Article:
FLORHAM PARK, N.J. -- The old guy at quarterback is defying Father Time, thriving, in part, because of what he calls a "holistic" approach to his job. It's a mind-and-body philosophy that includes a new diet (no carbs) and brain exercises (yes, really). He absolutely believes it's a big reason for his impressive start.
Say hello to the new Josh McCown.
What, you thought we were talking about Tom Brady?
He's doing OK too, but New England's most beloved health nut has been doing it for years -- eating right and winning, that is. For McCown, 38, who faces the 40-year-old Brady on Sunday in the NFL's version of the Grey(beard) Cup, this represents a new lifestyle.
McCown, who has led the New York Jets to a 3-2 start, has made a concerted effort to improve his diet and training regimen. Instead of waiting to rehabilitate bumps and bruises, McCown is proactive, hitting the trainer's room every day for prehab.
At meal time, he stays away from junk food. A typical day: oatmeal for breakfast; chicken breast or salmon and a salad for lunch and dinner. On the side, he enjoys a complex carbohydrate (e.g. sweet potato) and grilled vegetables.
No, he hasn't dabbled with the Brady staple.
"I haven't tried avocado ice cream," McCown said with a laugh.
Except for fast-food stops on the drive from North Carolina to Texas -- he moved his family during the offseason -- the well-traveled quarterback has remained true to his diet. He started thinking about a lifestyle change a few years back while playing for the Chicago Bears, observing Jay Cutler, a diabetic, adhere to an ultrastrict diet. But McCown didn't truly commit until he started preparing for the current season.
Which begs the question: Why did he wait until his 16th professional season?
"My age, understanding how some of these things affect inflammation in your body," McCown told ESPN. "The science continues to grow and points to these things. That's been helpful.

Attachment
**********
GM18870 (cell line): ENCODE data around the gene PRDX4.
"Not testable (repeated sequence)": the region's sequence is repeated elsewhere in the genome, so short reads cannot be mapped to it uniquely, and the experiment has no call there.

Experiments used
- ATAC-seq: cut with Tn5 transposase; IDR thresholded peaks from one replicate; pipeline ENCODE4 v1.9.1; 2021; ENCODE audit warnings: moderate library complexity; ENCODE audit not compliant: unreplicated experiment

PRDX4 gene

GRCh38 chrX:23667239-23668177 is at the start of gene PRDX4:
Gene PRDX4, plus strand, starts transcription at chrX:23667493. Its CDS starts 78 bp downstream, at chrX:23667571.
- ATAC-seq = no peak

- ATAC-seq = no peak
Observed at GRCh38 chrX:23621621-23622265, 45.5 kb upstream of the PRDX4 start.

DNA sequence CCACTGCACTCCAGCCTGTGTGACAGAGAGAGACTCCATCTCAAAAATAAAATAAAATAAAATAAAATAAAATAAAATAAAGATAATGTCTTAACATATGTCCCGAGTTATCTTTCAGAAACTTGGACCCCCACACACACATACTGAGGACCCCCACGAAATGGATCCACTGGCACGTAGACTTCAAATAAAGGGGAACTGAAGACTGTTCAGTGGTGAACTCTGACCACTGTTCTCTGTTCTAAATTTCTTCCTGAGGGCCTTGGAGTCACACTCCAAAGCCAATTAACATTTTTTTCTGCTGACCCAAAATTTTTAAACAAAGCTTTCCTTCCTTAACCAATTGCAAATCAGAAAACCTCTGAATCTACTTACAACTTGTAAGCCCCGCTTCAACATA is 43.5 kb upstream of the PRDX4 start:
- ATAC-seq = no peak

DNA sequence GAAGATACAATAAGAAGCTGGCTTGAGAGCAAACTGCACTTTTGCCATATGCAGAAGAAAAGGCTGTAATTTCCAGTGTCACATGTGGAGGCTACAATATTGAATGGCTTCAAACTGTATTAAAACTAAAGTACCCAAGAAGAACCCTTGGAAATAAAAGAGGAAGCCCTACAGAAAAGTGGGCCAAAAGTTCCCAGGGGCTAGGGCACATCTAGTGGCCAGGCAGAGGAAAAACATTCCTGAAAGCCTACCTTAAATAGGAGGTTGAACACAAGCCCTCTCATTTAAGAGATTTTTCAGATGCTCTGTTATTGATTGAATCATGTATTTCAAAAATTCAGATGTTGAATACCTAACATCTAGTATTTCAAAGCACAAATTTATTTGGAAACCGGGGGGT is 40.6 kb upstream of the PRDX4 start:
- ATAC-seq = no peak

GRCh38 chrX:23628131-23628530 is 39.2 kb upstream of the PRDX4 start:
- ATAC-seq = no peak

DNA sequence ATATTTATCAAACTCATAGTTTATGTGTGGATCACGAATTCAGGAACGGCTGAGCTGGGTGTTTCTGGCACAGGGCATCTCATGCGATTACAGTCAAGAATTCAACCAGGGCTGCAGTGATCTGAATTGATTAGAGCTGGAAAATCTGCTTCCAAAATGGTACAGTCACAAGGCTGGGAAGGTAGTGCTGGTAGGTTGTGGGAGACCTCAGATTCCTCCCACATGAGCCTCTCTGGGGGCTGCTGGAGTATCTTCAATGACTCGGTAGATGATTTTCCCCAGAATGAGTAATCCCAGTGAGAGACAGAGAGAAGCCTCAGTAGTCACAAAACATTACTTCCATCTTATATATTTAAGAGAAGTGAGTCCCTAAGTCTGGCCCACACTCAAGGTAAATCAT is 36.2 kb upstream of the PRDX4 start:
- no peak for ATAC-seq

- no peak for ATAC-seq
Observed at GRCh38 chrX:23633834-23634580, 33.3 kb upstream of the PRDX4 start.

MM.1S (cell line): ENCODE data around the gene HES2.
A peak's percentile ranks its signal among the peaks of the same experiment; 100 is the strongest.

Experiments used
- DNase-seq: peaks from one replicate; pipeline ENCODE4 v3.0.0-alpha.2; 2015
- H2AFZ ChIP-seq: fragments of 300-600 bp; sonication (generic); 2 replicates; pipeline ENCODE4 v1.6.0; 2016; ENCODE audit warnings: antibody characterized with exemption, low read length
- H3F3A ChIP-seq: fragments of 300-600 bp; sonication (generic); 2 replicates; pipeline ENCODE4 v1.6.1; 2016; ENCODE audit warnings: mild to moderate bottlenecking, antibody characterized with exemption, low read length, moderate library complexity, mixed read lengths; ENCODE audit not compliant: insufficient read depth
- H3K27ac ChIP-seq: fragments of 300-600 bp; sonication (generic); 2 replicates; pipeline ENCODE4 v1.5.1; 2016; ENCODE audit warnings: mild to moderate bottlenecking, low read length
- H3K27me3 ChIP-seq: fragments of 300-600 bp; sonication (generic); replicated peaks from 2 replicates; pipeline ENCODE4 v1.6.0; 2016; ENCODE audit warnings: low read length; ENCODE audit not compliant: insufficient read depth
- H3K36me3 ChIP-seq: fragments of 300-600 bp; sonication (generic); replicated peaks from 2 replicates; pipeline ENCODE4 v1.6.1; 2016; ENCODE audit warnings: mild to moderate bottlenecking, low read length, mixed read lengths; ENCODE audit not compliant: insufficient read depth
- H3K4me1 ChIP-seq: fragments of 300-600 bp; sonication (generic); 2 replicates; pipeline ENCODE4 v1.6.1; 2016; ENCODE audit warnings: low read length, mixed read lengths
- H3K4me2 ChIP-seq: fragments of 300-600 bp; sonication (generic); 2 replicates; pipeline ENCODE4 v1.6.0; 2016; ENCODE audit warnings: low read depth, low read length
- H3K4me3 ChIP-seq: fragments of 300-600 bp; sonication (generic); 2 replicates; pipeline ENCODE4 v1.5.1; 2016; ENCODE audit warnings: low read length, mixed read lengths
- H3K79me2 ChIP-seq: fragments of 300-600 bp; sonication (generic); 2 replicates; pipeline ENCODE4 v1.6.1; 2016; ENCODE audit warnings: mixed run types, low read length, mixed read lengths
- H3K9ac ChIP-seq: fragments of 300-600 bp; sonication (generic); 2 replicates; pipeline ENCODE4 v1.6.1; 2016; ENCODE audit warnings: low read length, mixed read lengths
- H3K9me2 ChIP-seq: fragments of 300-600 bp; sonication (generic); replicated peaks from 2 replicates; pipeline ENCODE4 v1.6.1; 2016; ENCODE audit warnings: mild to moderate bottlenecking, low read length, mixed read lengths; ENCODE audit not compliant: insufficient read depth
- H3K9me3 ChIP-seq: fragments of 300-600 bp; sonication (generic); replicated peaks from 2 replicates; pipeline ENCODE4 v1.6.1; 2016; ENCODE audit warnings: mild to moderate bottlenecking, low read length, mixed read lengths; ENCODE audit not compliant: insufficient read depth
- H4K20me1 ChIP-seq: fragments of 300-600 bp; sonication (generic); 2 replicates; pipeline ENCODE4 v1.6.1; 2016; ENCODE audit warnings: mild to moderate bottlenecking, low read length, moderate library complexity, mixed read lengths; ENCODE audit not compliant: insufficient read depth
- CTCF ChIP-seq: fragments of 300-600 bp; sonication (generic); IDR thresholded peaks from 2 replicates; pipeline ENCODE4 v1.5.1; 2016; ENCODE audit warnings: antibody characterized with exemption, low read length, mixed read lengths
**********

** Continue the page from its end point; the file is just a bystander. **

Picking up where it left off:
"I'm fortunate enough to have a good metabolism and good genetics, but you can't just down anything. I don't necessarily gain weight if I eat bad, but it's more the inflammation, it's how I feel throughout the day. I wanted to feel better and I wanted my brain to work better."
McCown was so into his personal reinvention that he "did some things mentally to strengthen my brain, which help me in my studies." For starters, he studied the brain, actually doing research on how it works and how to make it work better. As he explained, "I wanted to understand the things you can do to help you achieve optimal performance."
He declined to get into specifics, except to say he used "different exercises and techniques." He also devoted the offseason to studying more game film than ever before, taking a different tack than usual. Instead of breaking down the opponent, the usual drill, he studied the film as if he were playing in the game.
Hey, it's working. A 60 percent career passer, McCown is up to 71.4 percent, ranking second in the NFL. If he beats the Patriots, he'll have four wins as a starter for the first time since 2004, when he went 6-7 for the Arizona Cardinals.
The fitness fanatic from Foxborough has noticed.
"It seems like the team is really rallying around him," Brady said of the Jets and McCown. "They're playing well as a team and he's having a great season. So, yeah, I certainly know having that experience is helpful. When you've seen a lot of things going into as many years as he and I have played together, you know a lot about how to prepare and get ready for opposing defenses. He's doing all the right things."
McCown is a proponent of "the process," as he calls it. He believes every player needs to develop his own process. While his nutritional game plan might not be as hard-core as that of Brady, it's better than what he had.
"Obviously, whatever he's doing is working," McCown said of Brady. "He's got a good routine for himself that has helped him with longevity. I think it's wise. [My approach] is in the same vein as that. What you eat matters and helps you feel better, and it's going to help you perform better."